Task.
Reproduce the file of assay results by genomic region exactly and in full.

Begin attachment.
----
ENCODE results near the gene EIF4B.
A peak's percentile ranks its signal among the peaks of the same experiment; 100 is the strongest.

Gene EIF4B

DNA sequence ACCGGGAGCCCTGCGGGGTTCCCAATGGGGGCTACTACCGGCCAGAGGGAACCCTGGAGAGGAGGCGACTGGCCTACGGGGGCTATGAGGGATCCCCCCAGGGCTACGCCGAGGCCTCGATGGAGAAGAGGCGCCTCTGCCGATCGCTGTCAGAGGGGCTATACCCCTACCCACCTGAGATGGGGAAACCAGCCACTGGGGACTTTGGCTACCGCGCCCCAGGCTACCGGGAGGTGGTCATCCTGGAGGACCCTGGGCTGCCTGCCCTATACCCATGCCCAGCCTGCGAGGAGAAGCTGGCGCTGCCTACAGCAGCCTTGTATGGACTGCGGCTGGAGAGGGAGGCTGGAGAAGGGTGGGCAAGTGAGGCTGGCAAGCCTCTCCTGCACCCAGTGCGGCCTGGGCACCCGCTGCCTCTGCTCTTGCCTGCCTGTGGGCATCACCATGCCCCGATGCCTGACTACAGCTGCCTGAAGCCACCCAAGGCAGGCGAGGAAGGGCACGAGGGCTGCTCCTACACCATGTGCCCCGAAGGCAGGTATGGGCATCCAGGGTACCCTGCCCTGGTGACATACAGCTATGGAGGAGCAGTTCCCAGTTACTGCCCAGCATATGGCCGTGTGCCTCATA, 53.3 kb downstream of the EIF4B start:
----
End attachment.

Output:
ENCODE results near the gene EIF4B.
A peak's percentile ranks its signal among the peaks of the same experiment; 100 is the strongest.

Gene EIF4B

DNA sequence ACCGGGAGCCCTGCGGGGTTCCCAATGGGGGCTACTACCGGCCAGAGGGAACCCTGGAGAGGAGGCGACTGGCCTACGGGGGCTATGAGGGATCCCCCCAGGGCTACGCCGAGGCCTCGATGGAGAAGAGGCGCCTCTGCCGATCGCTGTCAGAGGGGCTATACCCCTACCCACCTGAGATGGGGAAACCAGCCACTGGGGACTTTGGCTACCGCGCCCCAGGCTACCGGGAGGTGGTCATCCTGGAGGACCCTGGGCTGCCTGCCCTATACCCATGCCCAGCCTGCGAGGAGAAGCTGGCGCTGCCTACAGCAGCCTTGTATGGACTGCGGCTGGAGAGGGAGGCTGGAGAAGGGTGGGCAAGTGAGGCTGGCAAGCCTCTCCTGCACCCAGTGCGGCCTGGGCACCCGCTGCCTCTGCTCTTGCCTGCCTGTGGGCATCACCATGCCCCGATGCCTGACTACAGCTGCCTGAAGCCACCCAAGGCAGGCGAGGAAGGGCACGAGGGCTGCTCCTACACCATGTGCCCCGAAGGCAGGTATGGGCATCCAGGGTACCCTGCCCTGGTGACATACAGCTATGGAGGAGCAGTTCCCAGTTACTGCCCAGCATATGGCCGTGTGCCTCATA, 53.3 kb downstream of the EIF4B start: